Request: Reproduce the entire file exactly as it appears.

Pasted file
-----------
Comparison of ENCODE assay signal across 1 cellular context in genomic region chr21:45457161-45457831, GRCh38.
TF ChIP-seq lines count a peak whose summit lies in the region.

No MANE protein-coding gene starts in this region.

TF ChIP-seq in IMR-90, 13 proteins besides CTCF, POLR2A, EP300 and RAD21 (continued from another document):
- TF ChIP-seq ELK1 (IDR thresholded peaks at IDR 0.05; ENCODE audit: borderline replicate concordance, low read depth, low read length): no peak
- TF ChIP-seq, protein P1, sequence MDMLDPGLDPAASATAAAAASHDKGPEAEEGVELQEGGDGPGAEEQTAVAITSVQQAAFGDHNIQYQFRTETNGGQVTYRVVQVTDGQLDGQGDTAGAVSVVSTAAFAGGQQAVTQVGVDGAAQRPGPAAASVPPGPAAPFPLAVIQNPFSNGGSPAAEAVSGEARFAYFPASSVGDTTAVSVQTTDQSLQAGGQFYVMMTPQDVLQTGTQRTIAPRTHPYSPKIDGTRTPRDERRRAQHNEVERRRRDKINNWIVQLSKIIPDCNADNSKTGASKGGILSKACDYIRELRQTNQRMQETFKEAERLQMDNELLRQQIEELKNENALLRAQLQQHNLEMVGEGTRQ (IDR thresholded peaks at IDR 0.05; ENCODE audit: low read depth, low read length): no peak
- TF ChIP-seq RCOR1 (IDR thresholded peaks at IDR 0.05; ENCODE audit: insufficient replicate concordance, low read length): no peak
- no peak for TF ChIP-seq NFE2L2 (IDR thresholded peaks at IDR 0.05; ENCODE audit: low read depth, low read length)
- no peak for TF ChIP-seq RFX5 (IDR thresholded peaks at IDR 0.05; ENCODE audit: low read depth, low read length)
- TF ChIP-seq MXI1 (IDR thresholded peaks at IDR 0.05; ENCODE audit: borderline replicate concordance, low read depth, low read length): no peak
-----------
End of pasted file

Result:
Comparison of ENCODE assay signal across 1 cellular context in genomic region chr21:45457161-45457831, GRCh38.
TF ChIP-seq lines count a peak whose summit lies in the region.

No MANE protein-coding gene starts in this region.

TF ChIP-seq in IMR-90, 13 proteins besides CTCF, POLR2A, EP300 and RAD21 (continued from another document):
- TF ChIP-seq ELK1 (IDR thresholded peaks at IDR 0.05; ENCODE audit: borderline replicate concordance, low read depth, low read length): no peak
- TF ChIP-seq, protein P1, sequence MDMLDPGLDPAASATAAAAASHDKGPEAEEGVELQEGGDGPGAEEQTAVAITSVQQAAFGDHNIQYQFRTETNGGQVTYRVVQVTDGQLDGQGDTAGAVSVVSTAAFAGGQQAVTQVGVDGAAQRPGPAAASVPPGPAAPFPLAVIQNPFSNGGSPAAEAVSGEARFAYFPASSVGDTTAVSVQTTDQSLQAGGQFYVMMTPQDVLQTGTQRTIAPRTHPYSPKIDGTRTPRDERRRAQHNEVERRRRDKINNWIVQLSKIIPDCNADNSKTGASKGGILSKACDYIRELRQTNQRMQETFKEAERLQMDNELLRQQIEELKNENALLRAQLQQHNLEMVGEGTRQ (IDR thresholded peaks at IDR 0.05; ENCODE audit: low read depth, low read length): no peak
- TF ChIP-seq RCOR1 (IDR thresholded peaks at IDR 0.05; ENCODE audit: insufficient replicate concordance, low read length): no peak
- no peak for TF ChIP-seq NFE2L2 (IDR thresholded peaks at IDR 0.05; ENCODE audit: low read depth, low read length)
- no peak for TF ChIP-seq RFX5 (IDR thresholded peaks at IDR 0.05; ENCODE audit: low read depth, low read length)
- TF ChIP-seq MXI1 (IDR thresholded peaks at IDR 0.05; ENCODE audit: borderline replicate concordance, low read depth, low read length): no peak